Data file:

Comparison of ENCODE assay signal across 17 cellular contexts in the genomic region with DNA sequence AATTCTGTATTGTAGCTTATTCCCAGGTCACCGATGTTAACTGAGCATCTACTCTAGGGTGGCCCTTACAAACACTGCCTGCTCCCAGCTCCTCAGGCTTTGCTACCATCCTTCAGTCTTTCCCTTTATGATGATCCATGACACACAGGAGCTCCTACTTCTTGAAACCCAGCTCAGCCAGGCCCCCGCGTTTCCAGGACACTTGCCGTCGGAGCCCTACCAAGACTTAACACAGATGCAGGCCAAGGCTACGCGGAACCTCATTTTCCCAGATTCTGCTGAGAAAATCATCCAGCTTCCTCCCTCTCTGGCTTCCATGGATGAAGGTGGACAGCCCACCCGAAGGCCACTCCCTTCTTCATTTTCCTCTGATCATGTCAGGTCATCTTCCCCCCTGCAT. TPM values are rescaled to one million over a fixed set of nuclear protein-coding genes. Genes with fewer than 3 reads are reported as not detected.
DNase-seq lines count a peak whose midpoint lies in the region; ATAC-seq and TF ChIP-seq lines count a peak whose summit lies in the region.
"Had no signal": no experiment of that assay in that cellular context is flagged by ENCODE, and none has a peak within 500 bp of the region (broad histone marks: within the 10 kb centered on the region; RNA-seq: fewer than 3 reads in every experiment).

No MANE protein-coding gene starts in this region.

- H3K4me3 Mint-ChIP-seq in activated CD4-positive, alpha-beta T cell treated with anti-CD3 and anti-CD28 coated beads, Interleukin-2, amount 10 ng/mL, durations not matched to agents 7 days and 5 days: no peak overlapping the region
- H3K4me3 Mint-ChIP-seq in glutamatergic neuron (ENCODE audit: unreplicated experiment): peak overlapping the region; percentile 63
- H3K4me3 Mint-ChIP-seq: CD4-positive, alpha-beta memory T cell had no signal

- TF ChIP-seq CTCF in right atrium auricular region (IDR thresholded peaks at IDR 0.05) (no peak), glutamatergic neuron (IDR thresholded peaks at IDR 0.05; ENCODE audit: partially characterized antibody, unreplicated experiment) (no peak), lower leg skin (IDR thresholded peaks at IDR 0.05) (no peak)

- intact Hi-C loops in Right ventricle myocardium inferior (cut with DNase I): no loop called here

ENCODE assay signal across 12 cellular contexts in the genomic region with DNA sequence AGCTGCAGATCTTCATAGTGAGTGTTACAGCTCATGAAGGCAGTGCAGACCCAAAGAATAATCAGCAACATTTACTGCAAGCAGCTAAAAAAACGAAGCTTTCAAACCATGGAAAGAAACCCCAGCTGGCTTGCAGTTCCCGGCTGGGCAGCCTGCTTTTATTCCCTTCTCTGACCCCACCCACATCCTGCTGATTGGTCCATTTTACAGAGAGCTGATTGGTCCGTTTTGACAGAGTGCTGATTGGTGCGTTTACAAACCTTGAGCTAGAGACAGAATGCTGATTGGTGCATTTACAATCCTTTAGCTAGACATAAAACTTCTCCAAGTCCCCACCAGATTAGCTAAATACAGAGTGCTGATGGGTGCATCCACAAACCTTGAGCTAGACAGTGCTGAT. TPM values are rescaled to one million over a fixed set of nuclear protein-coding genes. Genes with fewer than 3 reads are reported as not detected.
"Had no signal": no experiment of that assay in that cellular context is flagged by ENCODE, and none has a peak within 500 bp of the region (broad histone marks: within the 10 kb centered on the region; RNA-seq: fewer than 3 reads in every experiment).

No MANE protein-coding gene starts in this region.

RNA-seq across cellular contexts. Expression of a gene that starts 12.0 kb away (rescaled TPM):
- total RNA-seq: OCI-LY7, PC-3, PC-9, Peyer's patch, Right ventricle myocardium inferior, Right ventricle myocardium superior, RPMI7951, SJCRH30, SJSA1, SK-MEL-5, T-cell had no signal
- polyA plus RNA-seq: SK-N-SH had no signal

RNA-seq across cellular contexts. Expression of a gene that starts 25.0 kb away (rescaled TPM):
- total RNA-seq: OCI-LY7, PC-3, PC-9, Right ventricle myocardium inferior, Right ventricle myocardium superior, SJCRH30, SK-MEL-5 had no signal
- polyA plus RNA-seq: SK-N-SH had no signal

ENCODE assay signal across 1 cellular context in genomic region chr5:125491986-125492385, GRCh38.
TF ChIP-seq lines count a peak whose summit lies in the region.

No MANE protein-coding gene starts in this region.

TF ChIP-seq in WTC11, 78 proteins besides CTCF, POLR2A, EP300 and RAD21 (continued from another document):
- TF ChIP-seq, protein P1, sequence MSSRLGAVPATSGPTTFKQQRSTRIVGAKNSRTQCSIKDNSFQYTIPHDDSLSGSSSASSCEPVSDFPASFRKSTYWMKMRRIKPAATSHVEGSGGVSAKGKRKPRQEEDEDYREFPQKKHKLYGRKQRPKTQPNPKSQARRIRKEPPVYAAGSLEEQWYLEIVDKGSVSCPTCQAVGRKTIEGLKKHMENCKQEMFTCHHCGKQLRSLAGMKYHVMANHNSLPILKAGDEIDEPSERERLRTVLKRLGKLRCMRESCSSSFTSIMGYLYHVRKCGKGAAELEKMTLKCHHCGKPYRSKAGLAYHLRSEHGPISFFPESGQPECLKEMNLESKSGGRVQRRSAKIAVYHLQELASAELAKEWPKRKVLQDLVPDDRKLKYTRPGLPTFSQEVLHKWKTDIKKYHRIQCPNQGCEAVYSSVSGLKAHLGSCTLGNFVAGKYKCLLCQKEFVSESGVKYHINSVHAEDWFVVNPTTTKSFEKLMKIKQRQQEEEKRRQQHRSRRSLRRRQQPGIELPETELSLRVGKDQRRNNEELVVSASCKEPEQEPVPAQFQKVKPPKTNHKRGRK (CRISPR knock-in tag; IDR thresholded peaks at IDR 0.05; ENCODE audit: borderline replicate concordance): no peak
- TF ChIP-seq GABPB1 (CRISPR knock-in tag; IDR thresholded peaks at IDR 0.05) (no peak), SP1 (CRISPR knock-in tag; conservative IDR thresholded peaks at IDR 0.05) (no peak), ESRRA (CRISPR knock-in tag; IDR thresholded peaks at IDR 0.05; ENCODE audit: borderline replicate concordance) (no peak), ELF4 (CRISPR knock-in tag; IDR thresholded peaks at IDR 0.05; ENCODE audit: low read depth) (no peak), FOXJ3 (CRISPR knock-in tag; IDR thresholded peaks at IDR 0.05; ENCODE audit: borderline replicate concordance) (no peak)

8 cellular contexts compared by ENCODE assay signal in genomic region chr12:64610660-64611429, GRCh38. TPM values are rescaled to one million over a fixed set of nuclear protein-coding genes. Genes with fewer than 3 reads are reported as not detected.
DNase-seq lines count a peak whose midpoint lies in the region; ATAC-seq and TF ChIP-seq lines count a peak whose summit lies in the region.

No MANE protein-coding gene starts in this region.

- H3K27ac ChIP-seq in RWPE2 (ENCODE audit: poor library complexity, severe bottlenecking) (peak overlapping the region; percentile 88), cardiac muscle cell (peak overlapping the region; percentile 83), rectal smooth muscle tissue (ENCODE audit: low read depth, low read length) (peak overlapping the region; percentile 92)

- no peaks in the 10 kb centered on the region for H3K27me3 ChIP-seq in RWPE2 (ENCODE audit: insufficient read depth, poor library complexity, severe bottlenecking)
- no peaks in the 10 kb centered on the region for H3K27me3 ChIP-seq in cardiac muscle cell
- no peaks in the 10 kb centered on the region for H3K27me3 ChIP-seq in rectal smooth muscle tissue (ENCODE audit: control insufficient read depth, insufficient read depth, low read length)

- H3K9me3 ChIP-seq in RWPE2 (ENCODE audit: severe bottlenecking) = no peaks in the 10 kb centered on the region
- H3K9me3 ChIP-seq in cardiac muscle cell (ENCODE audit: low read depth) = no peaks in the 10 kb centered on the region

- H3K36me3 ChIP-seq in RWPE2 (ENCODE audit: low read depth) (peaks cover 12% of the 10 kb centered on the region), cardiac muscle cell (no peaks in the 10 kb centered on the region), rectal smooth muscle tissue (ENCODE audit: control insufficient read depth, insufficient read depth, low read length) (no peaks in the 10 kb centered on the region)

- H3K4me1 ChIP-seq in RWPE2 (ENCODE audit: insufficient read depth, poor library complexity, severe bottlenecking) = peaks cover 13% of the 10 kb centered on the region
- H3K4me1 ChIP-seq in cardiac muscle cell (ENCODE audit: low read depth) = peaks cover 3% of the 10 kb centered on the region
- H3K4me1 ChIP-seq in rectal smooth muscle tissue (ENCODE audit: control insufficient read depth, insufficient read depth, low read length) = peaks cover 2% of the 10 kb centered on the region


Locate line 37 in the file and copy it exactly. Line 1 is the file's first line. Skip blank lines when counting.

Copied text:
- H3K4me1 ChIP-seq in rectal smooth muscle tissue (ENCODE audit: control insufficient read depth, insufficient read depth, low read length) = peaks cover 2% of the 10 kb centered on the region